“I can’t overstate the significance of this program,” says Jonathan A. Grode, U.S. practice director with the Philadelphia-based immigration law firm of Green and Spiegel LLC and a board member of the French-American Chamber of Commerce, who provided pro bono services for the visa application process. “Creation of a new application for the J-1 Visa is filling a significant shortage.” Grode notes that there were 233,000 petitions filed for just 85,000 H-1B Visas available for 2016.

According to Grode, options for international businesses have been in short supply for quite some time. The H-1B Visa is extremely limited in terms of numbers and the training/intern uses of the J-1 Visa can only be obtained for 18 and 12 months respectively. The E-2 Treaty Investor Visa requires a major financial commitment and is only available to certain nationalities. Because some foreign companies do not yet have fully developed ideas or venture capital, the new ESU J-1 Visa and the Business Accelerator provide “a soft business landing so foreign companies could have more of an organic way to develop their businesses without a major financial commitment,” Grode says.
“East Stroudsburg University has amazing office and wet lab space,” Grode notes, so the idea was born to find a way to affiliate the activities at the university with the international business activities of the French-American Chamber.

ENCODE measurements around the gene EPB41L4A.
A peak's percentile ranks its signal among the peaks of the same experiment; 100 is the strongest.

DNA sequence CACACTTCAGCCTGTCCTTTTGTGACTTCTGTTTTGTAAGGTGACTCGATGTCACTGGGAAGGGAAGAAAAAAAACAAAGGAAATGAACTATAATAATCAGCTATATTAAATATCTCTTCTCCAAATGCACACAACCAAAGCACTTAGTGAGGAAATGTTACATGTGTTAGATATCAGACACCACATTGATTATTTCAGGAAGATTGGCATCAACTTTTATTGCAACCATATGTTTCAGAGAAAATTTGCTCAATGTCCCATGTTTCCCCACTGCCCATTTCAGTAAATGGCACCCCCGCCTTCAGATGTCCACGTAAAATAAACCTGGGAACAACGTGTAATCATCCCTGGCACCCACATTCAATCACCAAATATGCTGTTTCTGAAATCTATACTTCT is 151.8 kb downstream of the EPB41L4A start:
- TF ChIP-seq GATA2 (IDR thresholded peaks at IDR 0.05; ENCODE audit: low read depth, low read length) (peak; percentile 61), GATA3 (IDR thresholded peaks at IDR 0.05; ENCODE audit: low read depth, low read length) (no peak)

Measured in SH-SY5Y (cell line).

The seeds of the project were planted when the French-American Chamber of Commerce in Philadelphia was seeking start-up space for a French company and was introduced to ESU by Wilfred H. Muskens, deputy secretary for international business development at the Commonwealth’s Department of Community and Economic Development.

“We selected ESU as the ‘pilot location,’ based on the Accelerator’s track record of success and the strong research facilities and faculty, to approach the U.S. State Department to see if we could get permission to expand the use of ESU’s J-1 Visiting scholar program and apply it to the business accelerator program. This permission is exclusive to ESU as far as I know,” Grode says.